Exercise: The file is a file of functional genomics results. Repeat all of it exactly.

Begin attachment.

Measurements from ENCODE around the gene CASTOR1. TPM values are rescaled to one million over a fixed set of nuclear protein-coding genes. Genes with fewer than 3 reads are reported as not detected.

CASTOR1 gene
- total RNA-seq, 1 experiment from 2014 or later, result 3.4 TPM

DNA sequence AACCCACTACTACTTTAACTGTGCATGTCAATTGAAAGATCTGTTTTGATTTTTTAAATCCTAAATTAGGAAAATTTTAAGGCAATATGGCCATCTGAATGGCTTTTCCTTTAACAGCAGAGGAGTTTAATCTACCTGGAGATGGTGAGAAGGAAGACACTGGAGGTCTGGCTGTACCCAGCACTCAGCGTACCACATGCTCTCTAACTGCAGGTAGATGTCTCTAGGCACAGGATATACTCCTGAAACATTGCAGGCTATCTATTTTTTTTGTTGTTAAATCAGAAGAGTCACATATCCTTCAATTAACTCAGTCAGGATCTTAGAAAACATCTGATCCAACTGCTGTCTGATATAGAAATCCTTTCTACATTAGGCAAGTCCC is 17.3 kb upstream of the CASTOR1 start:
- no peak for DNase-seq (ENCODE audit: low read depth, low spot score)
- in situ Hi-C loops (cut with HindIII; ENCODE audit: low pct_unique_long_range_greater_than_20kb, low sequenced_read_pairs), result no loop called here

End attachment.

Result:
Measurements from ENCODE around the gene CASTOR1. TPM values are rescaled to one million over a fixed set of nuclear protein-coding genes. Genes with fewer than 3 reads are reported as not detected.

CASTOR1 gene
- total RNA-seq, 1 experiment from 2014 or later, result 3.4 TPM

DNA sequence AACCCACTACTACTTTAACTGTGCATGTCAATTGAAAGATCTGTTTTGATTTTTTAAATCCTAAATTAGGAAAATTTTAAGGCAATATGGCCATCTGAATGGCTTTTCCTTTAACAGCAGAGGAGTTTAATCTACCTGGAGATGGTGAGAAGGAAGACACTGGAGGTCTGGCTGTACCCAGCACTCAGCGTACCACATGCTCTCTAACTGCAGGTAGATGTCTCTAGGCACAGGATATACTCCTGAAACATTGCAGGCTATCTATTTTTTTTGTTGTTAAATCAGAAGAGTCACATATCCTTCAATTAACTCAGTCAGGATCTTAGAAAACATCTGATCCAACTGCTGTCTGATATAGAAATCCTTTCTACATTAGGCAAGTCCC is 17.3 kb upstream of the CASTOR1 start:
- no peak for DNase-seq (ENCODE audit: low read depth, low spot score)
- in situ Hi-C loops (cut with HindIII; ENCODE audit: low pct_unique_long_range_greater_than_20kb, low sequenced_read_pairs), result no loop called here